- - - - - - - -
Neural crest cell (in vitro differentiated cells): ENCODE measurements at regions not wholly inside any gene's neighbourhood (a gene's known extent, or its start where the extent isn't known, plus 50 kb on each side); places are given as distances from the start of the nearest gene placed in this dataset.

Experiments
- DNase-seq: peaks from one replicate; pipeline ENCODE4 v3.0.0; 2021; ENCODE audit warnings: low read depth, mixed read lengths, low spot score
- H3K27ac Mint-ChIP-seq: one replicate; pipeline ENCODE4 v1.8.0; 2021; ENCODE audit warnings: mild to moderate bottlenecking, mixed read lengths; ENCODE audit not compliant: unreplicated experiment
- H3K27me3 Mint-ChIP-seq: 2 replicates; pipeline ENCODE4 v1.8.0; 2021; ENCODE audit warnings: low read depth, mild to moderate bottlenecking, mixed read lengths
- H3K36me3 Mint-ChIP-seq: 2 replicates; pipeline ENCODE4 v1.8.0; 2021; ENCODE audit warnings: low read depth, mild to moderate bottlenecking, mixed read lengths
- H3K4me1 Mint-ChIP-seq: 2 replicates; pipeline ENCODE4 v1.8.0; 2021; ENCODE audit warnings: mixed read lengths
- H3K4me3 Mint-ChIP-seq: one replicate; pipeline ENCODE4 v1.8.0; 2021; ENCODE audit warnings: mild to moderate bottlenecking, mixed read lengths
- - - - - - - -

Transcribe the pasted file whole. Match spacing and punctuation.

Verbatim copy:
Neural crest cell (in vitro differentiated cells): ENCODE measurements at regions not wholly inside any gene's neighbourhood (a gene's known extent, or its start where the extent isn't known, plus 50 kb on each side); places are given as distances from the start of the nearest gene placed in this dataset.

Experiments
- DNase-seq: peaks from one replicate; pipeline ENCODE4 v3.0.0; 2021; ENCODE audit warnings: low read depth, mixed read lengths, low spot score
- H3K27ac Mint-ChIP-seq: one replicate; pipeline ENCODE4 v1.8.0; 2021; ENCODE audit warnings: mild to moderate bottlenecking, mixed read lengths; ENCODE audit not compliant: unreplicated experiment
- H3K27me3 Mint-ChIP-seq: 2 replicates; pipeline ENCODE4 v1.8.0; 2021; ENCODE audit warnings: low read depth, mild to moderate bottlenecking, mixed read lengths
- H3K36me3 Mint-ChIP-seq: 2 replicates; pipeline ENCODE4 v1.8.0; 2021; ENCODE audit warnings: low read depth, mild to moderate bottlenecking, mixed read lengths
- H3K4me1 Mint-ChIP-seq: 2 replicates; pipeline ENCODE4 v1.8.0; 2021; ENCODE audit warnings: mixed read lengths
- H3K4me3 Mint-ChIP-seq: one replicate; pipeline ENCODE4 v1.8.0; 2021; ENCODE audit warnings: mild to moderate bottlenecking, mixed read lengths